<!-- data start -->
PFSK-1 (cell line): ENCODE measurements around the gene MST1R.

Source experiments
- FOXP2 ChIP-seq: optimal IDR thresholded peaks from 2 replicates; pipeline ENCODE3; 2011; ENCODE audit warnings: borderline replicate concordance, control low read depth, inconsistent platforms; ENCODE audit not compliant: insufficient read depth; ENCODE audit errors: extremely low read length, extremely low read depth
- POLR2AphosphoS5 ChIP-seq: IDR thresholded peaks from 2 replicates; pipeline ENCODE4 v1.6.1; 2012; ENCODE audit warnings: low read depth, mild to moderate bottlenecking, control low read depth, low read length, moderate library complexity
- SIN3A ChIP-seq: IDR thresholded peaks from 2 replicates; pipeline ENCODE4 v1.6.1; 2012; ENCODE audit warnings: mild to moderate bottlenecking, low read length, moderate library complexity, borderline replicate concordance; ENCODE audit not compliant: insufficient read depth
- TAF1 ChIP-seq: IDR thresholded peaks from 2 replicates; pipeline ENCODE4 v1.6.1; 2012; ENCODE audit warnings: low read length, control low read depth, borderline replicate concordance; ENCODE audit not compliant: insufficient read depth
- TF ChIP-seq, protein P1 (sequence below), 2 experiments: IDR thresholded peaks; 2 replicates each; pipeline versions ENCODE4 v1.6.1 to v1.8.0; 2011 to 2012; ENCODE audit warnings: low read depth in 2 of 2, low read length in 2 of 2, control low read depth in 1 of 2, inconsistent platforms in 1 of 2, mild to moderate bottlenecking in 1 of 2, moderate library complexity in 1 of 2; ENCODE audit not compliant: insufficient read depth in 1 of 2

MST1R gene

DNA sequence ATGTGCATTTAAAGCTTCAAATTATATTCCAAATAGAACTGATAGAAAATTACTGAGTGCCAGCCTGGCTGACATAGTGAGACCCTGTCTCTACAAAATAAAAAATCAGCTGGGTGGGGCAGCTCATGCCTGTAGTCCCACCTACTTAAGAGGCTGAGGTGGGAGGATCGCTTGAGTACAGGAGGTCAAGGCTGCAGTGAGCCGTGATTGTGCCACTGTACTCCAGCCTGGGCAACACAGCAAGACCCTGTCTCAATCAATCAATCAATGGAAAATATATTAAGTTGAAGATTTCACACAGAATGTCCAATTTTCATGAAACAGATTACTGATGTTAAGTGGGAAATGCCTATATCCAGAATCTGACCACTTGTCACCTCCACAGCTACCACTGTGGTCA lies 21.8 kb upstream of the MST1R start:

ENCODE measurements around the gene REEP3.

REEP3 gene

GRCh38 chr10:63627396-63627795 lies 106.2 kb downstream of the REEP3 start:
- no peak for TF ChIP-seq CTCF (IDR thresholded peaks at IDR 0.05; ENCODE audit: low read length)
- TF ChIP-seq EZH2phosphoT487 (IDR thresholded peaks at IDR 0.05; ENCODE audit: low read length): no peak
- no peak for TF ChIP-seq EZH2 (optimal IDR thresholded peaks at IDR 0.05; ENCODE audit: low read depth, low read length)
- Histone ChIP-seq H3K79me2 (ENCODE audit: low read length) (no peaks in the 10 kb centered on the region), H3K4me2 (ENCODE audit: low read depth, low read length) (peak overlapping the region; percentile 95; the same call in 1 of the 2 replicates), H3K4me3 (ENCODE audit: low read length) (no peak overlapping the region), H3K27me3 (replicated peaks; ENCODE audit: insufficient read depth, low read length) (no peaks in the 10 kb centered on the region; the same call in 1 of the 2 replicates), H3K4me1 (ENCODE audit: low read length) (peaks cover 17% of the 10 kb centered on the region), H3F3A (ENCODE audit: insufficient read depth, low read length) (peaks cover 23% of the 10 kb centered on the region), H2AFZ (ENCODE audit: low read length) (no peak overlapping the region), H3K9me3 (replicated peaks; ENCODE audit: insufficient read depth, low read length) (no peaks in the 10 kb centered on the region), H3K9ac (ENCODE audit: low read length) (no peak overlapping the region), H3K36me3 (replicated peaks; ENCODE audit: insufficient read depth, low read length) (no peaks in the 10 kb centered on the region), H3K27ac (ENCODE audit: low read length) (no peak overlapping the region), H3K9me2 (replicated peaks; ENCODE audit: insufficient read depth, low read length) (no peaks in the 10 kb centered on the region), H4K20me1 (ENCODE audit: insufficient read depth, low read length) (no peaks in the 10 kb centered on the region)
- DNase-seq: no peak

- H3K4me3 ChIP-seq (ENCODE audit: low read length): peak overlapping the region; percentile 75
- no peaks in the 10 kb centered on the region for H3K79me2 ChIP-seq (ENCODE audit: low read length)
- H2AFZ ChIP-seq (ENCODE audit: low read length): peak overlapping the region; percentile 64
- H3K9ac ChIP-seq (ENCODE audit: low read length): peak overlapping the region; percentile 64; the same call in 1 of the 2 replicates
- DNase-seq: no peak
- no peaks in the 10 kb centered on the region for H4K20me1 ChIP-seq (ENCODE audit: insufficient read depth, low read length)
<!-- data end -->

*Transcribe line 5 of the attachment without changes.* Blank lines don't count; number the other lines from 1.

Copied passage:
- SIN3A ChIP-seq: IDR thresholded peaks from 2 replicates; pipeline ENCODE4 v1.6.1; 2012; ENCODE audit warnings: mild to moderate bottlenecking, low read length, moderate library complexity, borderline replicate concordance; ENCODE audit not compliant: insufficient read depth